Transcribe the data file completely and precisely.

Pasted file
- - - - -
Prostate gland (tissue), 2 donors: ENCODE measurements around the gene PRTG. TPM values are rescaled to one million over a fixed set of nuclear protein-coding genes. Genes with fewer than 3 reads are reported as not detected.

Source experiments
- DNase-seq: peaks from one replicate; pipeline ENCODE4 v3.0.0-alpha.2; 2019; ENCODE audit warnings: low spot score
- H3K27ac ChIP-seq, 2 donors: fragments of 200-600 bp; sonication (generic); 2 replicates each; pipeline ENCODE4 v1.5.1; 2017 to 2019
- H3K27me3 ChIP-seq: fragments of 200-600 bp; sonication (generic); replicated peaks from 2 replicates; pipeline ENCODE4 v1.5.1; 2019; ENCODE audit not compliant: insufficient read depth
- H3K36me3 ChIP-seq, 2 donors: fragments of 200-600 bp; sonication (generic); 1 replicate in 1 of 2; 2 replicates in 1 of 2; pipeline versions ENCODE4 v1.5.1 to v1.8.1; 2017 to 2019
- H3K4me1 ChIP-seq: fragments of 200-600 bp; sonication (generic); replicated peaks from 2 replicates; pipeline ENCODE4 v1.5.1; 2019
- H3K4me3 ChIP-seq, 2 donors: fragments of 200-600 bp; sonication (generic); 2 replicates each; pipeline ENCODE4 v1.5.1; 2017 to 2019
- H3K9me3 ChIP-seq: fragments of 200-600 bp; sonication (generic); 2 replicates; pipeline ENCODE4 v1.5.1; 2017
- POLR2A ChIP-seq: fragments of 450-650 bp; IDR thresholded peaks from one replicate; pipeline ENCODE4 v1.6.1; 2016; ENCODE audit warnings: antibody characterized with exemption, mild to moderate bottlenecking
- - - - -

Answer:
Prostate gland (tissue), 2 donors: ENCODE measurements around the gene PRTG. TPM values are rescaled to one million over a fixed set of nuclear protein-coding genes. Genes with fewer than 3 reads are reported as not detected.

Source experiments
- DNase-seq: peaks from one replicate; pipeline ENCODE4 v3.0.0-alpha.2; 2019; ENCODE audit warnings: low spot score
- H3K27ac ChIP-seq, 2 donors: fragments of 200-600 bp; sonication (generic); 2 replicates each; pipeline ENCODE4 v1.5.1; 2017 to 2019
- H3K27me3 ChIP-seq: fragments of 200-600 bp; sonication (generic); replicated peaks from 2 replicates; pipeline ENCODE4 v1.5.1; 2019; ENCODE audit not compliant: insufficient read depth
- H3K36me3 ChIP-seq, 2 donors: fragments of 200-600 bp; sonication (generic); 1 replicate in 1 of 2; 2 replicates in 1 of 2; pipeline versions ENCODE4 v1.5.1 to v1.8.1; 2017 to 2019
- H3K4me1 ChIP-seq: fragments of 200-600 bp; sonication (generic); replicated peaks from 2 replicates; pipeline ENCODE4 v1.5.1; 2019
- H3K4me3 ChIP-seq, 2 donors: fragments of 200-600 bp; sonication (generic); 2 replicates each; pipeline ENCODE4 v1.5.1; 2017 to 2019
- H3K9me3 ChIP-seq: fragments of 200-600 bp; sonication (generic); 2 replicates; pipeline ENCODE4 v1.5.1; 2017
- POLR2A ChIP-seq: fragments of 450-650 bp; IDR thresholded peaks from one replicate; pipeline ENCODE4 v1.6.1; 2016; ENCODE audit warnings: antibody characterized with exemption, mild to moderate bottlenecking